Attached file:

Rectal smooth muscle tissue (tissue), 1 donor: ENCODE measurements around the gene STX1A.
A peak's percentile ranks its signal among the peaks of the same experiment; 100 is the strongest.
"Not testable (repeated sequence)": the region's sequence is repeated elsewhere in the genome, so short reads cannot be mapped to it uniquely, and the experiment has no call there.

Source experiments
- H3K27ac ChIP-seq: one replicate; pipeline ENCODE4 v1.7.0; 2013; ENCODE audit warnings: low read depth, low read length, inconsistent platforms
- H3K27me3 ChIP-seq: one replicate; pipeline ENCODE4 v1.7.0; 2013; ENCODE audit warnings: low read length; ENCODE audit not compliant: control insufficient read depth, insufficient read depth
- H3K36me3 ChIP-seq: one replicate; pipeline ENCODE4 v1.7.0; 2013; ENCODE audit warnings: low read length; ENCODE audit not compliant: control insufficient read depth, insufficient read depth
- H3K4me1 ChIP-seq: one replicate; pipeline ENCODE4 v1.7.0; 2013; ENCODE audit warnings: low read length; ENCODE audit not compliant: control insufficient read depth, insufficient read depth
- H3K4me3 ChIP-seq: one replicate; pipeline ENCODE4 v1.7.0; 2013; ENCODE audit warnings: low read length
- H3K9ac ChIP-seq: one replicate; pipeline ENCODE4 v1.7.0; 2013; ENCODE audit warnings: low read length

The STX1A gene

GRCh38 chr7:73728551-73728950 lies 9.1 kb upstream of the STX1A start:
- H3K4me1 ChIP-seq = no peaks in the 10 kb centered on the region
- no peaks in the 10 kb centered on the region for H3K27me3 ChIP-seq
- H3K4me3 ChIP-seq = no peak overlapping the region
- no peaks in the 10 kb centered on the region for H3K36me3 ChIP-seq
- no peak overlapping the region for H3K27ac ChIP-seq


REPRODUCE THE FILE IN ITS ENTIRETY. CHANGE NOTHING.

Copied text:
Rectal smooth muscle tissue (tissue), 1 donor: ENCODE measurements around the gene STX1A.
A peak's percentile ranks its signal among the peaks of the same experiment; 100 is the strongest.
"Not testable (repeated sequence)": the region's sequence is repeated elsewhere in the genome, so short reads cannot be mapped to it uniquely, and the experiment has no call there.

Source experiments
- H3K27ac ChIP-seq: one replicate; pipeline ENCODE4 v1.7.0; 2013; ENCODE audit warnings: low read depth, low read length, inconsistent platforms
- H3K27me3 ChIP-seq: one replicate; pipeline ENCODE4 v1.7.0; 2013; ENCODE audit warnings: low read length; ENCODE audit not compliant: control insufficient read depth, insufficient read depth
- H3K36me3 ChIP-seq: one replicate; pipeline ENCODE4 v1.7.0; 2013; ENCODE audit warnings: low read length; ENCODE audit not compliant: control insufficient read depth, insufficient read depth
- H3K4me1 ChIP-seq: one replicate; pipeline ENCODE4 v1.7.0; 2013; ENCODE audit warnings: low read length; ENCODE audit not compliant: control insufficient read depth, insufficient read depth
- H3K4me3 ChIP-seq: one replicate; pipeline ENCODE4 v1.7.0; 2013; ENCODE audit warnings: low read length
- H3K9ac ChIP-seq: one replicate; pipeline ENCODE4 v1.7.0; 2013; ENCODE audit warnings: low read length

The STX1A gene

GRCh38 chr7:73728551-73728950 lies 9.1 kb upstream of the STX1A start:
- H3K4me1 ChIP-seq = no peaks in the 10 kb centered on the region
- no peaks in the 10 kb centered on the region for H3K27me3 ChIP-seq
- H3K4me3 ChIP-seq = no peak overlapping the region
- no peaks in the 10 kb centered on the region for H3K36me3 ChIP-seq
- no peak overlapping the region for H3K27ac ChIP-seq